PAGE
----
I don't remember the exact time I decided to write the book, but I did know that the first time I encountered a variety of Asians was when I went to university. My elementary and high school friends were primarily white or South Asian, and I was seriously floored by the number of Asians during my first year of university. My many interactions with them yielded a lot of great stories - stories that one friend said "just need to be told." Banana Boys has a lot of these, woven amongst all 5 characters.

A lot of people ask which of the 5 characters I am in the book, and (even though it sounds a little bit like a cop out), I usually say I'm in and about all of the characters in certain ways, especially in their hobbies, characteristics and speech patterns. But the truth is that I've modeled all 5 characters from 20-odd people I've known or sort of known throughout my life - friends, enemies, acquaintances both off and online. There's Luke, the flaky-too-cool-for-you-hyper-liberal DJ; there's Dave, the bitter Angry Asian MaleTM; there nice guy Shel who only wants a girlfriend; there's psychotically capitalist Rick; and finally, Mike, who's the depressed pre-med student who wants most of all to write a book. People who know me see me all over in these characters, but even people who don't know me have remarked that they've seen variations of the Banana Boys in their friends and acquaintances, and that's just too cool! I'm glad I was able to capture the salient points of Banana in my characters and in the book at large.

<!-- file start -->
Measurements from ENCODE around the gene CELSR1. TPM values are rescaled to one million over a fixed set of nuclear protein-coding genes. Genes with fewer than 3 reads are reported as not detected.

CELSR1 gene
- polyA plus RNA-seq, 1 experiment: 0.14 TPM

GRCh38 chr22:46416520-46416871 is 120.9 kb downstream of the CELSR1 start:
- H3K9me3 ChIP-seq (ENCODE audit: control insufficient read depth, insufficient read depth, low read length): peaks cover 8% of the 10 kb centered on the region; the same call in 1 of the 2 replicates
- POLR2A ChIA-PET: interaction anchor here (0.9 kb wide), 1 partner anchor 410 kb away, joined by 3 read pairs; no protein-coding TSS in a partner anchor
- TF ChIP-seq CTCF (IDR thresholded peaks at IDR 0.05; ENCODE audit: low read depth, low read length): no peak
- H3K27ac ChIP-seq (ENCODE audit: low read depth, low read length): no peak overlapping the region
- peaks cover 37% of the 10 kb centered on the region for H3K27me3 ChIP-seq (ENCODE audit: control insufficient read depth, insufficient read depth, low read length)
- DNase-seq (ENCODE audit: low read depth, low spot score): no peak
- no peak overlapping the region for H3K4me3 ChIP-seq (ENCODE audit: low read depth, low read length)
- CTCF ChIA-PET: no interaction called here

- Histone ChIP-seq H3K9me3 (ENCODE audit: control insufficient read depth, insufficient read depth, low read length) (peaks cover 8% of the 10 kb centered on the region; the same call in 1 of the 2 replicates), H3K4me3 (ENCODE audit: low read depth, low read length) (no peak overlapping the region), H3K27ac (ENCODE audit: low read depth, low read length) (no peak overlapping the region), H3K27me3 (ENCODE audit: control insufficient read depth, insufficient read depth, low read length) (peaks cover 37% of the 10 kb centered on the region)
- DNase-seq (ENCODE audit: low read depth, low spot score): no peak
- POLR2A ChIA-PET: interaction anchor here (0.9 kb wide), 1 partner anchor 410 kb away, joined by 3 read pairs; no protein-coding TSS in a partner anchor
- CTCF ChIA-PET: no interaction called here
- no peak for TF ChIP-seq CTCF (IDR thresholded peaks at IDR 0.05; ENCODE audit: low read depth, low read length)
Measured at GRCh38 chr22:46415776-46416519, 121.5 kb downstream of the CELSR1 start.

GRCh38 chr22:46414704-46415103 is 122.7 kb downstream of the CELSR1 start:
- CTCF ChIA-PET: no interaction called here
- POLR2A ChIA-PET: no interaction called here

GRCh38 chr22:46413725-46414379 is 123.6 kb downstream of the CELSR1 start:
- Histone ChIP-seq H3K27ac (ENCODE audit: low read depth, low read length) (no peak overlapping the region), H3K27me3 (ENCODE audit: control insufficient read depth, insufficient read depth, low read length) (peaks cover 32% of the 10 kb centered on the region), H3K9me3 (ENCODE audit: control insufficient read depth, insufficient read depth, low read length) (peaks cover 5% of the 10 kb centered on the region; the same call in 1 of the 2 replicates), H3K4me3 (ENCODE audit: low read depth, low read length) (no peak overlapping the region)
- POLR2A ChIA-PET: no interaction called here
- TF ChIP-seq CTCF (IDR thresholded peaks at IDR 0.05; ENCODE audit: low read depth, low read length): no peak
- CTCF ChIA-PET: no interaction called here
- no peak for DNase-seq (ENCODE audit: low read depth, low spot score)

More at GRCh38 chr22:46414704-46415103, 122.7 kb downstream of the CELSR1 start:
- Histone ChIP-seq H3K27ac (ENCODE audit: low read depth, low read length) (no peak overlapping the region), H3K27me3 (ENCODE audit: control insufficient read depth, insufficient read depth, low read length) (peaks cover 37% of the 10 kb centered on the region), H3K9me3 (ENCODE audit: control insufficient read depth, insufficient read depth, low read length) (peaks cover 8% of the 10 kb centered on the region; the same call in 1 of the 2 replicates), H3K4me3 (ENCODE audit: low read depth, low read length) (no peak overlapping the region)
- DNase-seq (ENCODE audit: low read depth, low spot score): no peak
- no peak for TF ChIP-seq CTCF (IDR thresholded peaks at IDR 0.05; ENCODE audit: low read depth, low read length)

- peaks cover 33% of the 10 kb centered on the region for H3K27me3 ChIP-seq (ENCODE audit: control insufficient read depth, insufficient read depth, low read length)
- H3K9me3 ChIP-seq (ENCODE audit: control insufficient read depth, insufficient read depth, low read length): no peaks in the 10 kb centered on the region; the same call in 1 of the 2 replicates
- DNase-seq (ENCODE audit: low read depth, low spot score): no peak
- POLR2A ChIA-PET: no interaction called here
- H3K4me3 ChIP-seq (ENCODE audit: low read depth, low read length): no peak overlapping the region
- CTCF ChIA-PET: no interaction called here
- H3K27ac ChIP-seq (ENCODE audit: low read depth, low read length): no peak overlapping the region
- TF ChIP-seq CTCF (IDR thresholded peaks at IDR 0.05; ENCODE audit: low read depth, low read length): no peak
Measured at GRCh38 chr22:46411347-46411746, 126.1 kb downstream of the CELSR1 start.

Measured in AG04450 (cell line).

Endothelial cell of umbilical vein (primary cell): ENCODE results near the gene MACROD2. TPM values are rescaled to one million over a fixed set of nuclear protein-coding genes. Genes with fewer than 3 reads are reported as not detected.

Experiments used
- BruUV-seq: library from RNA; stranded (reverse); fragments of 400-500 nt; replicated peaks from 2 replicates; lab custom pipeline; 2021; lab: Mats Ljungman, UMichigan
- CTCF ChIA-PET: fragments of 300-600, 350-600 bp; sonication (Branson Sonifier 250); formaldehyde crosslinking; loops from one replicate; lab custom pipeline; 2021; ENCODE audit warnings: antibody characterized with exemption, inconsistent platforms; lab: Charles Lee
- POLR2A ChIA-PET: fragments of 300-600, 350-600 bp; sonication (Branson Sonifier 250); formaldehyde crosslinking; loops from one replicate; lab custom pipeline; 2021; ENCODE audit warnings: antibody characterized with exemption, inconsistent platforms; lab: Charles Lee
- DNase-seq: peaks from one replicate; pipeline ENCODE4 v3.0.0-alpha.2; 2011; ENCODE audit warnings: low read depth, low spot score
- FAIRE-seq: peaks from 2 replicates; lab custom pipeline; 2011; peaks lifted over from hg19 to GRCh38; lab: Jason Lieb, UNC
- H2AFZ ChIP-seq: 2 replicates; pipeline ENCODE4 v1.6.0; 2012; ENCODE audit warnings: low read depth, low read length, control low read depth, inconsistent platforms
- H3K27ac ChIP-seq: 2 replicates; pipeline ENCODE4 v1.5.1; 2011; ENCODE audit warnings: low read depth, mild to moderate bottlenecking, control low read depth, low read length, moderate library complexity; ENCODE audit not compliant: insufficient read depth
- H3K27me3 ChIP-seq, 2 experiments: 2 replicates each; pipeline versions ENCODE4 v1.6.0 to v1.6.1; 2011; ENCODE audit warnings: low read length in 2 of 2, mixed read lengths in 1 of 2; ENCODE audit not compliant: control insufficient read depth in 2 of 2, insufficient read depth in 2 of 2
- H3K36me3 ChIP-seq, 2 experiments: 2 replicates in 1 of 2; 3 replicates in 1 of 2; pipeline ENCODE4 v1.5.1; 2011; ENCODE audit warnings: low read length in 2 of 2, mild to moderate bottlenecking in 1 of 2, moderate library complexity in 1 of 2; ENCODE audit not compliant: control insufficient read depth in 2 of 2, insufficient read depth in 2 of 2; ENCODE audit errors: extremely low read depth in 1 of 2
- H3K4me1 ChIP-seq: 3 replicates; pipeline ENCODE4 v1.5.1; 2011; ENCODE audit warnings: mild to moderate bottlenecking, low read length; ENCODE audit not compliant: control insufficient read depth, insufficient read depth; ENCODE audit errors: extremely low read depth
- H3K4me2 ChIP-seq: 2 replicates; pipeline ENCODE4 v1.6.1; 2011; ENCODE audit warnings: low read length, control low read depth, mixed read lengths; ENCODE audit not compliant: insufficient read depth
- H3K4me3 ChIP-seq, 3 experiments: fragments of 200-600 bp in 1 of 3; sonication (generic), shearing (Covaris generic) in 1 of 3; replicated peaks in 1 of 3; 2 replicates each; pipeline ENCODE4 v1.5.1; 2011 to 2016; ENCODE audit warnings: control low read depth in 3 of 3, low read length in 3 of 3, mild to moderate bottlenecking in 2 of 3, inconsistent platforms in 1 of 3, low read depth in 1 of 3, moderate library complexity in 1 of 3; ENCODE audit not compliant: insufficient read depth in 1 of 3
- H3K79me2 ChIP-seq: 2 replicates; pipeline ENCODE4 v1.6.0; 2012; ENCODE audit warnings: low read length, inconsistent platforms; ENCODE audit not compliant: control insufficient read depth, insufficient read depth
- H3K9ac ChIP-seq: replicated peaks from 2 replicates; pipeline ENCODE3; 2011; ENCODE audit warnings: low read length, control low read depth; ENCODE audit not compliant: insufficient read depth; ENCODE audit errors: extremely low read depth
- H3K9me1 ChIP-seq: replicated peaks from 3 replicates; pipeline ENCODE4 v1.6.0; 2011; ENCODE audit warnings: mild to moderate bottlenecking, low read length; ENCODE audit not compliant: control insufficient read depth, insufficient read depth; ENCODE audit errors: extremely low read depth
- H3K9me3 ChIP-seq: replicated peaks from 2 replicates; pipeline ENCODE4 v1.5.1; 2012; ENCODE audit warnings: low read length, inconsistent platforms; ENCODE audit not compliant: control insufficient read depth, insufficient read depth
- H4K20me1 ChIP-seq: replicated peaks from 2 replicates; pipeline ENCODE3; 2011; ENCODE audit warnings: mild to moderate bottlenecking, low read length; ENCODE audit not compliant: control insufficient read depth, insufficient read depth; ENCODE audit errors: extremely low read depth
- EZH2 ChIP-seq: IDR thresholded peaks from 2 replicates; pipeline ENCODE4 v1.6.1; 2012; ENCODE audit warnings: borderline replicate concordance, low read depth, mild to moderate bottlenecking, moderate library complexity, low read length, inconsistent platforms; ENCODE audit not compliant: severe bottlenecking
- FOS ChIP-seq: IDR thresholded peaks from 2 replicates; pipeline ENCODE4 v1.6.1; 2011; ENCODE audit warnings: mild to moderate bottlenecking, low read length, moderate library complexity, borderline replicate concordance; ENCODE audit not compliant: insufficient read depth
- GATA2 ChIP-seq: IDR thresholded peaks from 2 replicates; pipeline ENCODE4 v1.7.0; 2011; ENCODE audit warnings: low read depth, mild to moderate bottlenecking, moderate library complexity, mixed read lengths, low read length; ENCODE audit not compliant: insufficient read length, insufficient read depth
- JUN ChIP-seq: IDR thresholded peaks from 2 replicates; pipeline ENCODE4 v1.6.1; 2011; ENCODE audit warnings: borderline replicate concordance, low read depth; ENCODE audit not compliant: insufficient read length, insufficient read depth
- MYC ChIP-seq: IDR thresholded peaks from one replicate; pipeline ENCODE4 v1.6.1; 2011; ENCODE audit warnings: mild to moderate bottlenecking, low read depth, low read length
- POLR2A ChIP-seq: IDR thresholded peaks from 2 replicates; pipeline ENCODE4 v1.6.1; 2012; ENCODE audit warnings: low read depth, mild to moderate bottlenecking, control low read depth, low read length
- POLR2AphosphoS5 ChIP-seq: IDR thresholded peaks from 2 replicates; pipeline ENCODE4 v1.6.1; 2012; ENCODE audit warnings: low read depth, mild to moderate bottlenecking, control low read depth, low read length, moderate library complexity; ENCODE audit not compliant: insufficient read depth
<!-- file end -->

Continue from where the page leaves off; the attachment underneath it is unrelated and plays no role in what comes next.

Do you have any advice to give a "banana" who is caught in between 2 different cultures?

Yeah - love who you are and what you do, and don't let anyone else tell you otherwise. I think that there's a terrible trend with some people, groups, or movements to press an individual to think and act in a "right" way - families, so-called friends, authority figures, political groups, various opinionated loudmouths in various groups or forums. When it comes to Bananas, these forces usually manifest themselves in pointless comments delivered by idiots who say things like "oh, you're so whitewashed" or "oh, you're not really Canadian" or "you should do this or be like that or date this person." And I think that's pure and utter bullshit: what the heck is "right," anyway? It's all subjective, and driven by an agenda of some sort that has absolutely no respect for the beauty of the individual.

I think Bananas are extra susceptible to this because they are usually caught and pressured between two groups, and they might feel naturally kind of insecure because of the conflict. Who am I? Am I Canadian? Am I Chinese? Chinese Canadian, or Canadian Chinese? How about "none of the above?" The Banana Boys in the book struggle with these questions and invariably say: "hey, I'm me, and that's good enough... I'm gonna do what I do, like what I like, love who I love, and love who I am, and as long as I'm not hurting anyone else... and I'm gonna flip the bird to anyone who doesn't have the courtesy to respect this in any way shape or form." Life's really too short to be press ganged into a certain way of thinking and doing by what amounts to powerful lobbies and special-interest groups (and yeah that includes some parents!) I think it's unconscionable for other people and groups to screw around with Banana's the way they do.

Besides writing, what are some of your other passions/enjoyments in life? I heard you like to play hockey, and spinning breakbeats. True?